I paid for lunch and wished her luck.
This is what Pat’s sister wrote to me, years later: “Who knows why someone starts drinking? [Watergate] certainly dimmed her enthusiasm for participating in politics later in her life. But I am not sure that led her to drink.”
I’m not sure either. What I do know is that the day Pat wrote her December 1968 letter to me, she was hung over. As in, “Please excuse the typing and run-on sentences in this letter. Last night was a sorority Christmas party, and I really tied one on. My mind is a mass of jumbles, and my coordination is not exactly excellent.”
Maybe Pat had ranged beyond alcohol. I told her I’d gone skydiving, and in her letter she replied, “You make it sound so great…probably a million times better than dropping acid.”
I forged ahead alone and, three years later, entered public life as a judge. Once on the bench I kept my silent promise from the White House Conference on Youth: I visited the institutions where I sentenced people.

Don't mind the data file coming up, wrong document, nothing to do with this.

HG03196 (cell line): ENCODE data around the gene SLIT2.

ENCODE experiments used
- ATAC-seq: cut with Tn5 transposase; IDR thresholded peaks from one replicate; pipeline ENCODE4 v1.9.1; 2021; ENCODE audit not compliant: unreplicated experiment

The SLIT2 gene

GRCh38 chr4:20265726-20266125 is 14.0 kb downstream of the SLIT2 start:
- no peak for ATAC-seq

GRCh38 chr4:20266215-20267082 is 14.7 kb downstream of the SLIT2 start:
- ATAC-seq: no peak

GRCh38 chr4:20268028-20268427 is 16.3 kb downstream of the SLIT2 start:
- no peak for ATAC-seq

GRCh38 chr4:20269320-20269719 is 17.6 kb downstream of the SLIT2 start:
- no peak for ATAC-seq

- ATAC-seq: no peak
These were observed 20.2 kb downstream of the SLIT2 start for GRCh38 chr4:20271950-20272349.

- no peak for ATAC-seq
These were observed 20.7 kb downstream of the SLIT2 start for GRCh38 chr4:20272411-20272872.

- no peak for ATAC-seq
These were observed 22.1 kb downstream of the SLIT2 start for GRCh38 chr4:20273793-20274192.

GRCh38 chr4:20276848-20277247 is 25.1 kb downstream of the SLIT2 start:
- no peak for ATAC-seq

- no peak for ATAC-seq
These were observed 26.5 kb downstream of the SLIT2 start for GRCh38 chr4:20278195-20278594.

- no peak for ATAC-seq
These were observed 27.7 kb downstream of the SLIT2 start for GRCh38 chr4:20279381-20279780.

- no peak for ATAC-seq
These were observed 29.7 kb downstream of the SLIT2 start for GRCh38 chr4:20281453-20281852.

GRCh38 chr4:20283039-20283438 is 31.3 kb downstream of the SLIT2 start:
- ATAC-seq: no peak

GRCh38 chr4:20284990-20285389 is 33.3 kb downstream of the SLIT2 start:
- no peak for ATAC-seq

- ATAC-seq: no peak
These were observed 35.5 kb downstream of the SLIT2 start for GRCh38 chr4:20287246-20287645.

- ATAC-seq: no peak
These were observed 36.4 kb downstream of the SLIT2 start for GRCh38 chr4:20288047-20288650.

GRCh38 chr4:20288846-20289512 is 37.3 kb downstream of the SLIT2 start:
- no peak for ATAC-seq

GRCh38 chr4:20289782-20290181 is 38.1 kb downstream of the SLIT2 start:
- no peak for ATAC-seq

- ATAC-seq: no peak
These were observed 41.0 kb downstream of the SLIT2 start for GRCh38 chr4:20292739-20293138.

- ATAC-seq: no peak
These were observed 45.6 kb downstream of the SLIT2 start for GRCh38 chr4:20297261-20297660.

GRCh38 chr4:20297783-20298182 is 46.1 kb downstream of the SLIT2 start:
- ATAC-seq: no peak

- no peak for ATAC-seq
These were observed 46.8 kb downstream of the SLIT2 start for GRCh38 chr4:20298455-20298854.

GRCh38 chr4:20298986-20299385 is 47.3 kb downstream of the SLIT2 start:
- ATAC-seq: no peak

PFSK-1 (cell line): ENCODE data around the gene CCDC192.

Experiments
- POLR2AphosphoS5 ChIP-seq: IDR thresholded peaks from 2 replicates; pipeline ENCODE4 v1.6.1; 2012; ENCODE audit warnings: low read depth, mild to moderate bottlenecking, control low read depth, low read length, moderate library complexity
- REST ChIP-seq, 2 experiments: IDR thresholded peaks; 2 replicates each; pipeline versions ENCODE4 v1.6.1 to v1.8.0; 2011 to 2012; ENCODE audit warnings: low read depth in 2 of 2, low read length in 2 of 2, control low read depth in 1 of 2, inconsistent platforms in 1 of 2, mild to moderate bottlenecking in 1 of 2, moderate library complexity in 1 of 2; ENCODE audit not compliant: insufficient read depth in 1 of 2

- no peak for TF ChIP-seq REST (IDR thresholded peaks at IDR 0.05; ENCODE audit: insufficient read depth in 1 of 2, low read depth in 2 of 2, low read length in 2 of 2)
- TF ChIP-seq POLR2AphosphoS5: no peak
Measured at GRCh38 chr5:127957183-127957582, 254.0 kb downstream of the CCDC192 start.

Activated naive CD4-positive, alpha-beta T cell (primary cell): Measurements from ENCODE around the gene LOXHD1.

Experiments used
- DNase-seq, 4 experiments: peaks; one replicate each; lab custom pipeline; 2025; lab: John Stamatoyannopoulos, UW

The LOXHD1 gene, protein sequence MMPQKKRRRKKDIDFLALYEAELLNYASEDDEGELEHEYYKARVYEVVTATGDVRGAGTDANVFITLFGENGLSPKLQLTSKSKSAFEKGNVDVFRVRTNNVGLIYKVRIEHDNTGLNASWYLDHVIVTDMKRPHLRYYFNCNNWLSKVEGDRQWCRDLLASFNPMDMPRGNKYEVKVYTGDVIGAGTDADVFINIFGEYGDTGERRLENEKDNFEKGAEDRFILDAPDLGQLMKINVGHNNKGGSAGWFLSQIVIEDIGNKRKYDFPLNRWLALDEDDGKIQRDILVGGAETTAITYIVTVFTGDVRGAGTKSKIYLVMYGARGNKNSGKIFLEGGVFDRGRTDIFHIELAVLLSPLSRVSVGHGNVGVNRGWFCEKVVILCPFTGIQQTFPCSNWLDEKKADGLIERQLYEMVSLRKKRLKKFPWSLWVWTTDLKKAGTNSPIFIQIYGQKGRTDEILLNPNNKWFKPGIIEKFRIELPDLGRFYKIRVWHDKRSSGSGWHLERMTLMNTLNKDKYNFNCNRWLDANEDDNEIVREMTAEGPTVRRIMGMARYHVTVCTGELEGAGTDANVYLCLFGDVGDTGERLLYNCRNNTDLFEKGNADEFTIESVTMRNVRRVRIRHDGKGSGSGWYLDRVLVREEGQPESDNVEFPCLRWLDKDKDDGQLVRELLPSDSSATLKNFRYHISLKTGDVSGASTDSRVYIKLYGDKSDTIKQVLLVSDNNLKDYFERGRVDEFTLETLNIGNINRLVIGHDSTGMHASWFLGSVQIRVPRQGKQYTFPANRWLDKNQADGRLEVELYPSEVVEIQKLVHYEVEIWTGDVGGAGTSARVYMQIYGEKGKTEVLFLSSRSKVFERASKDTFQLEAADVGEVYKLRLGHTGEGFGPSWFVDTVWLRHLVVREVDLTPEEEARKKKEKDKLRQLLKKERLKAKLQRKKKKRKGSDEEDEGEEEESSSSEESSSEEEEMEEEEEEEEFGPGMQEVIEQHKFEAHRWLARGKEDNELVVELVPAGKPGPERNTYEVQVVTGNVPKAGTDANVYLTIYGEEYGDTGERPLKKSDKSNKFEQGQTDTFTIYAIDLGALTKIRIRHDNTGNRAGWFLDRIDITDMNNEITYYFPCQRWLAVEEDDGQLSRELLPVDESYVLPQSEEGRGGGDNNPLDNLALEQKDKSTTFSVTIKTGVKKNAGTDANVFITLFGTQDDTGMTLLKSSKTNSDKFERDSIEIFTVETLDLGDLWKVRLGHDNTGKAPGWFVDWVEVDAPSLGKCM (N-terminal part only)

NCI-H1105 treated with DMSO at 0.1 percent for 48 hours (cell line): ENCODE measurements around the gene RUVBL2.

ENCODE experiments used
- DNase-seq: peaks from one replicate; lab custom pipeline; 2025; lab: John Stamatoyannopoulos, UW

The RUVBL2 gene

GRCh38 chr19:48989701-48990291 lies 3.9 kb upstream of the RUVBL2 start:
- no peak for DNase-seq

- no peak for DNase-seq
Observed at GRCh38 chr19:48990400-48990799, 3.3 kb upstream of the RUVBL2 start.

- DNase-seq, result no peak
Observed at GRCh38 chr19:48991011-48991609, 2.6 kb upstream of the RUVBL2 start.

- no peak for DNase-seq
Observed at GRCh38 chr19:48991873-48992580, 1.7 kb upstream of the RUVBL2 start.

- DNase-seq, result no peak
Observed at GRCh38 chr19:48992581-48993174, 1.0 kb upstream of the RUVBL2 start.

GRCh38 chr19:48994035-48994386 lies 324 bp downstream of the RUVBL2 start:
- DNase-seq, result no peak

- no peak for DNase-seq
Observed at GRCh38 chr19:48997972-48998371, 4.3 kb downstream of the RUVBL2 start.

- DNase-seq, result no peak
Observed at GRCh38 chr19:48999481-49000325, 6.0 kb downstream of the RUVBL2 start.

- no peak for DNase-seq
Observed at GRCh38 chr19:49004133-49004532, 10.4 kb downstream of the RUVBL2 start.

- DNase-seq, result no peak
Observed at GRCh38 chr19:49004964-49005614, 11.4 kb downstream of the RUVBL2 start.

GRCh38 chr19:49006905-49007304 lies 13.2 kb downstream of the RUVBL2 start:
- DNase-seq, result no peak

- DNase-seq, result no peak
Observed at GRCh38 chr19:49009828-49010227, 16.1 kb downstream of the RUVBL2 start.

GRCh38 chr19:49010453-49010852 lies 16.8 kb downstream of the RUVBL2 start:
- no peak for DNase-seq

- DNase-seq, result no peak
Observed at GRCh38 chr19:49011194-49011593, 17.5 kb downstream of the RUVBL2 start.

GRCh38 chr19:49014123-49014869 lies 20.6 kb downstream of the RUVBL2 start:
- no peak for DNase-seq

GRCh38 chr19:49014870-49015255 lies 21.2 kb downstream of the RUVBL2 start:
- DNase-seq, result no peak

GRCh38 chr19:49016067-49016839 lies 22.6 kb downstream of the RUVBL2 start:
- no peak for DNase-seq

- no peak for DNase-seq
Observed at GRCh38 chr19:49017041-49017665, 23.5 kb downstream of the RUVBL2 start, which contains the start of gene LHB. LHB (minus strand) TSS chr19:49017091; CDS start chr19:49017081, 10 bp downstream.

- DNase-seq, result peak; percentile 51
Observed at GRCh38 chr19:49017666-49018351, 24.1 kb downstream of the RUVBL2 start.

“Pat drank even more heavily during her job at the Marriott,” Judy wrote, “though at the time, nobody in the family noticed. She didn’t stop for years. Not until a number of incidents landed her in the hospital. The doctor told her if she had one more drink, she would die.”
Pat took one more drink.
About the Author
Anthony J. Mohr’s work has appeared in, among other places, Brevity’s blog, Commonweal, DIAGRAM, Hippocampus Magazine, North Dakota Quarterly, Superstition Review, ZYZZYVA, and several anthologies. A five-time Pushcart Prize nominee, he is on the staff of Under the Sun and is also a senior editor of the Harvard Advanced Leadership Initiative’s Social Impact Review. His debut memoir, Every Other Weekend—Coming of Age With Two Different Dads, is due out in 2023. For over twenty years, he sat as a judge on the Los Angeles Superior Court. Once upon a time, he performed with the LA Connection, an improv comedy theater.